Sketchup: Google Sketchup is a fantastic free 3D modeling tool that allows you to create environments relatively easily and then texture them, light them, and rotate them to get just the angle you need. You can also download models people have created of buildings, cars, and anything else you need to get just right. It's cheating at its very best!

Saturday, April 21, 2007

Far Arden: Chapter Seven

This chapter's all about deteriorating relationships.... So put on some Bright Eyes, pour a glass of wine, and enjoy the arctic waterworks:

Read Chapter Seven.
Start from the beginning.

Friday, April 20, 2007

Influences: David Mazzucchelli

I've mentioned David Mazzucchelli before, but I can't really state strongly enough how much I admire his work and how much I looked at it (particularly in Batman: Year One) as the absolute epitome of thrilling, dramatic comics.

The most exciting thing to me about his artwork was the fact that there was literally not one more line than was needed to get the point of the panel across. No extra hatching on faces, no extra detail in backgrounds. You could read every panel in seconds, but it nonetheless slowed the eye down to tell the story at the right pace.

This panel is a perfect example. Every detail serves the story. From the open filing cabinet drawer to the file dropped on the ground, and the photo of his wife on the desk, there is no need for the captions to say anything about what is actually happening. The image tells you the whole story, and any words can address what is not in the picture. It's night, and she's requesting a transfer. Beautiful.

Mazzucchelli's willingness to leave out panel borders and let the page breathe is something that I never really caught onto when I was younger, but looking at it now really opens my eyes. This isn't the cheap trick of just blasting out big explosions so that they bleed off the page; all of the elements of the panel are still within where the panel borders would be. It's a matter of making the page a little more open and by dropping out the color of the walls and floor we instinctively focus on the characters and what they are doing rather than where they are.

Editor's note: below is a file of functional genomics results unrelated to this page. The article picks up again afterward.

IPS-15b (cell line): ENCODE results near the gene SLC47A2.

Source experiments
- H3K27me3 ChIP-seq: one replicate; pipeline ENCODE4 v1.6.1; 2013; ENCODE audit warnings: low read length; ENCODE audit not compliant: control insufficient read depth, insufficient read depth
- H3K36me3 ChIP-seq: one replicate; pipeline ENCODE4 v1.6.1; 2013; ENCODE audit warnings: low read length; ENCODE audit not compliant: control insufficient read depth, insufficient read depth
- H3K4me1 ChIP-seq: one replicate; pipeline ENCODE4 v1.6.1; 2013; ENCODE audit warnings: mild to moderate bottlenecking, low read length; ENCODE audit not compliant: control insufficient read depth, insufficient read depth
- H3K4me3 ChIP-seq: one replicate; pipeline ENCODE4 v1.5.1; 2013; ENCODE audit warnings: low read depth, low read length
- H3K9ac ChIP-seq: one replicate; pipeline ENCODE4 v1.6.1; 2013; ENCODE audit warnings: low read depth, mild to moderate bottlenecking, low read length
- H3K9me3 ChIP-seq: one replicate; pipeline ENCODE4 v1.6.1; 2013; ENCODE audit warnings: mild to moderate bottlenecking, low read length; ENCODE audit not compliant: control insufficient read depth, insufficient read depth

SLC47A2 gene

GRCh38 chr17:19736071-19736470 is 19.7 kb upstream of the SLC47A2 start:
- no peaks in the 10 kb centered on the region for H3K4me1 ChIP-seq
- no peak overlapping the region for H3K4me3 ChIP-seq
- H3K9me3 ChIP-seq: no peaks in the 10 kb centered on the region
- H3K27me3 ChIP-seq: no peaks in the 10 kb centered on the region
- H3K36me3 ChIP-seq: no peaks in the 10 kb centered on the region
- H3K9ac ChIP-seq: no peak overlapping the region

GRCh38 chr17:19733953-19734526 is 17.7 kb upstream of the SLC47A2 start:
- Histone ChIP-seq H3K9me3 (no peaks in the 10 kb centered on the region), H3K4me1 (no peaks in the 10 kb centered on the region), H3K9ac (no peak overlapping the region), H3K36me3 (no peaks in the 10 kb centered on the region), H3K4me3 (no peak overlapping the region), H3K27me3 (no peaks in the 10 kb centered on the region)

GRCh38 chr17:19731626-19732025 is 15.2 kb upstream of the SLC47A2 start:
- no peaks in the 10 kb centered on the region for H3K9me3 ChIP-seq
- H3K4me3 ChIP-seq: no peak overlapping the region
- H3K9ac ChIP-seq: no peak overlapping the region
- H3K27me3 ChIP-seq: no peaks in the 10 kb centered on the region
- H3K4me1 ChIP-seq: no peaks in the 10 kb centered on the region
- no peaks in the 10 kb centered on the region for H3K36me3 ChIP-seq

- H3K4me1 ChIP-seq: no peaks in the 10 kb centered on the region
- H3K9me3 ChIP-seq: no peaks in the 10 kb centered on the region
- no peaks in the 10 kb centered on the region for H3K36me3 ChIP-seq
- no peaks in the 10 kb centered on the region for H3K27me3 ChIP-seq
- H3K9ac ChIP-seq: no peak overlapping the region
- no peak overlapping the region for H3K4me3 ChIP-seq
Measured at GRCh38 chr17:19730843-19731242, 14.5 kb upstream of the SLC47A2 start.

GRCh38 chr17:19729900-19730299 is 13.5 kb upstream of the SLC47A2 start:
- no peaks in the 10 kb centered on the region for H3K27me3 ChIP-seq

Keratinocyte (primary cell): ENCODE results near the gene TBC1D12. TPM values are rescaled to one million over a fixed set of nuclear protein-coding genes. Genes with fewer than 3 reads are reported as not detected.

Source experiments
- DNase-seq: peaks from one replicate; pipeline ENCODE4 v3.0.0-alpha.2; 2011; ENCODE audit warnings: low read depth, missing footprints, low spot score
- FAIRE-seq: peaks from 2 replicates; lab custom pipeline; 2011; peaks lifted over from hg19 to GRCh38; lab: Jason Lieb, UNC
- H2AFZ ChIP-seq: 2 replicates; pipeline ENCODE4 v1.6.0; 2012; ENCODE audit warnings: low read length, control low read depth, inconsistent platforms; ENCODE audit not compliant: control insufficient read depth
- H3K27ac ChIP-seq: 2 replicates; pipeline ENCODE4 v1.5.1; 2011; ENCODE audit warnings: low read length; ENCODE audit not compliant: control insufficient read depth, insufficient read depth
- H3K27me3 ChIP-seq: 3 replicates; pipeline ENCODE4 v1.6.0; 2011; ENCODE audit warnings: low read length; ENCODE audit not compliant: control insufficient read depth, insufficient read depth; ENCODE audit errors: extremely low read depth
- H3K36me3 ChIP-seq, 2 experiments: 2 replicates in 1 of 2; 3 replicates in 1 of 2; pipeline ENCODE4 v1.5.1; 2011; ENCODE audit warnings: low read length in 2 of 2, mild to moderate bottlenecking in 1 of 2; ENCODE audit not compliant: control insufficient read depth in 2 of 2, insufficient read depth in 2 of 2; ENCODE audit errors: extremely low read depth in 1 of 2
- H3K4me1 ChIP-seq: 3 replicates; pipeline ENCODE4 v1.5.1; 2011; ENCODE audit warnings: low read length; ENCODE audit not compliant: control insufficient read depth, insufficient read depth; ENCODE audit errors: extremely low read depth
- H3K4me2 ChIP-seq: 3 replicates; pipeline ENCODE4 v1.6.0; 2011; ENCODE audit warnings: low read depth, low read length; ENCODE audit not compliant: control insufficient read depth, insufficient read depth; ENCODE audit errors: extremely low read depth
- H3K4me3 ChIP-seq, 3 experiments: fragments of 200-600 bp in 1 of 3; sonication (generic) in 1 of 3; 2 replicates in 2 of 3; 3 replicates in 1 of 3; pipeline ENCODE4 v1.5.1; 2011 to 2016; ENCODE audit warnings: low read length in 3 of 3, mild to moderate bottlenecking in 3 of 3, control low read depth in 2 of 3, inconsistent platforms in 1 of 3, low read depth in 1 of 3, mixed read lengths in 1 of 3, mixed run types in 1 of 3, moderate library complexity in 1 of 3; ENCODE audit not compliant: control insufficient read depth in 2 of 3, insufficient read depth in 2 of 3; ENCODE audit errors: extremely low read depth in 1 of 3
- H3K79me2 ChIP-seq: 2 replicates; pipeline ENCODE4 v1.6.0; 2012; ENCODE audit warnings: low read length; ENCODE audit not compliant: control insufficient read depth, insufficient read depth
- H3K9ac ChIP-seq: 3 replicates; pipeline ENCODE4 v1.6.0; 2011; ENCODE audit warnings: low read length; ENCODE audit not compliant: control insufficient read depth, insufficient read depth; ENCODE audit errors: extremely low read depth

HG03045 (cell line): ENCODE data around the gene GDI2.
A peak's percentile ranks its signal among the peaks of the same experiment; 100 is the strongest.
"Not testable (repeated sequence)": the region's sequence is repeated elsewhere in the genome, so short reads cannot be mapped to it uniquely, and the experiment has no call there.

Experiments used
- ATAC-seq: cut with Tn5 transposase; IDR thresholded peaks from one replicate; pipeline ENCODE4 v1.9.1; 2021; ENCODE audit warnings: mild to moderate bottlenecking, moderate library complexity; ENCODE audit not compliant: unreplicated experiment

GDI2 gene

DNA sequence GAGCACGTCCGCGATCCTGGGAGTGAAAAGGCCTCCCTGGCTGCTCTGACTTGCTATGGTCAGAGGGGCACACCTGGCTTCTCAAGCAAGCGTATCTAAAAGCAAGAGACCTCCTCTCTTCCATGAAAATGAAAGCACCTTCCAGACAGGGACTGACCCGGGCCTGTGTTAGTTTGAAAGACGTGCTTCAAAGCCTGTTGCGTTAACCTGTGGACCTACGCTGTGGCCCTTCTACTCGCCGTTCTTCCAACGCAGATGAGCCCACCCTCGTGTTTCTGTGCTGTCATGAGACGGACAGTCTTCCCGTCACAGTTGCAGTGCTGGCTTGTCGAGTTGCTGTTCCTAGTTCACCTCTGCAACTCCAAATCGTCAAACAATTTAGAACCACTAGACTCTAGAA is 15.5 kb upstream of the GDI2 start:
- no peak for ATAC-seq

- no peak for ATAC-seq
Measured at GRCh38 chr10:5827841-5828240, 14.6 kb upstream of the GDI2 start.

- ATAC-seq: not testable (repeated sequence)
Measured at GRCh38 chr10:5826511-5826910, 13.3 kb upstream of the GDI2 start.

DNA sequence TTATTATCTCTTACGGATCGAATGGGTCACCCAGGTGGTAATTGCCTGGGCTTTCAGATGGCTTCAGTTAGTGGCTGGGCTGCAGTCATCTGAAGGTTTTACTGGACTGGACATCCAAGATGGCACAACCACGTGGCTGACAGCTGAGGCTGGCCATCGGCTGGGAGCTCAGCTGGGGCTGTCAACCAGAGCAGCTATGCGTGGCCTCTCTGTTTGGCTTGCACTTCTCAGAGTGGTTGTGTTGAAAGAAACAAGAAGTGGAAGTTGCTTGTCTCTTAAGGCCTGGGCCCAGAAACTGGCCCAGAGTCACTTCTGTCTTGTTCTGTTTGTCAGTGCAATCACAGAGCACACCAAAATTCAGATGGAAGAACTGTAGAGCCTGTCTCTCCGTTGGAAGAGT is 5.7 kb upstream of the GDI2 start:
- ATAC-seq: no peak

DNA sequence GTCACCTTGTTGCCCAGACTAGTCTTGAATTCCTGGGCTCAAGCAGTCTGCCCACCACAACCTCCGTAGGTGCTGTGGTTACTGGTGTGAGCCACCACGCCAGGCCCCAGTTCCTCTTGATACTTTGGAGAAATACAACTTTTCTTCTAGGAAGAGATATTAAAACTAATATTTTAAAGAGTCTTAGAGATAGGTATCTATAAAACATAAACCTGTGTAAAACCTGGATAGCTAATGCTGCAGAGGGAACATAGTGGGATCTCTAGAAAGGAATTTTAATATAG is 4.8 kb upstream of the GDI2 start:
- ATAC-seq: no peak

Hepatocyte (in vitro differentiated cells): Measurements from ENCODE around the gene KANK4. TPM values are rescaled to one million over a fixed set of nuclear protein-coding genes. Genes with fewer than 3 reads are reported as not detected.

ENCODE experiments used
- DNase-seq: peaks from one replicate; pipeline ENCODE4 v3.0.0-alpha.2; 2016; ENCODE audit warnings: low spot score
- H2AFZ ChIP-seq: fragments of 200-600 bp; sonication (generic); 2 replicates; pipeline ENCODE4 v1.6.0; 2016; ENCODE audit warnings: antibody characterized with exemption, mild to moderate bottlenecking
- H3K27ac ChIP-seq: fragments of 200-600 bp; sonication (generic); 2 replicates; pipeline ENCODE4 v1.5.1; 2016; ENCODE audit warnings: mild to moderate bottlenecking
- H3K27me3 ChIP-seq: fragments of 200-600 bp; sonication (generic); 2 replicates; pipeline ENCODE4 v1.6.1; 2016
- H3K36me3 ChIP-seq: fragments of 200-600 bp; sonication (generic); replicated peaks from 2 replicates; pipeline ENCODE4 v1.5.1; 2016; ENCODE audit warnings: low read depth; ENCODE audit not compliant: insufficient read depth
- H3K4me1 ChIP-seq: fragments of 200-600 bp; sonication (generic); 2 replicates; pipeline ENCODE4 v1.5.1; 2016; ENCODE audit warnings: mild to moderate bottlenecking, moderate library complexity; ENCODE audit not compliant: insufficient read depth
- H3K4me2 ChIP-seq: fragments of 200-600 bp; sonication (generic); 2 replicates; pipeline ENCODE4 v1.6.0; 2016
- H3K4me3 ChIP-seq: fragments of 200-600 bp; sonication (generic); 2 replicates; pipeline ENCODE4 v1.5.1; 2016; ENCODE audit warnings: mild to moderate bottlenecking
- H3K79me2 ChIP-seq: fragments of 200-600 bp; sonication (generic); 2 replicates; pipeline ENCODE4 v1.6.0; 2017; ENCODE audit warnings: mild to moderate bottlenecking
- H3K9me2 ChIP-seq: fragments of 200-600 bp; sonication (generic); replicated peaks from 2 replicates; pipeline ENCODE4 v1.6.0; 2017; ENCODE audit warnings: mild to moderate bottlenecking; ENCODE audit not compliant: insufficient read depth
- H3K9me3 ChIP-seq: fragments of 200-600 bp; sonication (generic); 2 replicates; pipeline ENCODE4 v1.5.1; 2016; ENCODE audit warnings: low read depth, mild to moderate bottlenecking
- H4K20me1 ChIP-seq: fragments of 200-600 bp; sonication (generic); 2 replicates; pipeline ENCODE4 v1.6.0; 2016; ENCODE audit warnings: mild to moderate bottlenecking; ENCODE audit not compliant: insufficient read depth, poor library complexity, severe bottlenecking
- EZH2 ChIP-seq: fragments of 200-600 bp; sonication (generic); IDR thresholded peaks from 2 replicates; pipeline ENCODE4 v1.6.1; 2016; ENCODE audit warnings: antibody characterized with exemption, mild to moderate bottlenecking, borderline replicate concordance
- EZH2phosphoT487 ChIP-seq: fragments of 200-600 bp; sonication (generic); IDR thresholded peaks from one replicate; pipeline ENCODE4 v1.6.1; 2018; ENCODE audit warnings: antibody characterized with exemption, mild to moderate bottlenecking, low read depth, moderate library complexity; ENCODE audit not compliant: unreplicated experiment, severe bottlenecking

One of the things that struck me about Batman: Year One was that its world, unlike other Batman comics, was a mundane one, and Batman as a character was human-sized, vulnerable, and therefore unbelievably awesome that he could do the things he did. He didn't have batcables that could just whisk him away to wherever he wanted. He had to hoof it sometimes, and sometimes he got injured. Even as a hard-to-impress 13-year-old, I thought that something as commonplace (in comics, anyway) as Batman flipping through a window or kicking a rickety old pillar in two was completely gripping, and it was all due to the fact that this artwork firmly placed it in the real physical world.

I met David Mazzucchelli for the first time about two months ago at the NY Comicon, and he was absolutely as nice as can be, but almost more importantly, he was articulate and interested in discussing the craft of comics and seemed genuinely excited about his work-- not as common a trait as you'd think for comic book artists at a convention.

Thursday, April 19, 2007

Project: Romantic is deemed Eisner-worthy.

The Eisner awards were announced today, and Project: Romantic is a finalist for "Best Anthology" !

Read the full list of Eisner nominations at

Industry professionals will cast their votes this spring, and the winners will be announced at this summer's San Diego ComiCon.

Chapter 99: The Quiet Comedian

* Click for Larger Image *

Wednesday, April 18, 2007

Are They Brothers? Test 2

Zander Cannon and Kevin Cannon claim not to be brothers. But they both live in Minnesota, are both over six feet tall, both went to Grinnell College, and are both cartoonists. Not brothers?? Not likely!! So here at Big Time Attic, we've decided to do a little bit of extremely scientific testing to find out the truth once and for all.

This week, we go boldly where no one has gone before and take not one but three Star Trek tests. Both Cannon boys are notoriously thorough, don't you know. Hmm.

Test #1: Matthew Barr's Star Trek Personality Test
Zander's result:


Kevin's result:

KEVIN SAYS: Spock is the robot one, right?

Test #2: Sea Breeze Computers' Star Trek Personality Test
Zander's result:


Kevin's result:

KEVIN SAYS: Wow, only 30% on Spock for this one. Having never seen the show, I can only guess from the photo that Mr. Picard is a kind and gentle older gentleman.

Test #3:'s Star Trek Personality Quiz
Zander's result:

ZANDER SAYS: Yessss! And don't worry, everyone. I carry an inhaler for my charasthma.

Kevin's result:

KEVIN SAYS: Third time's a charm! Picard it is!

Truly, they could not be less alike. Bold and impetuous, quiet and reserved. They're like the yin and yang of spacefaring. And they're the favorite captains! But still-- as for this experiment:

Brotherhood Likelihood: 11%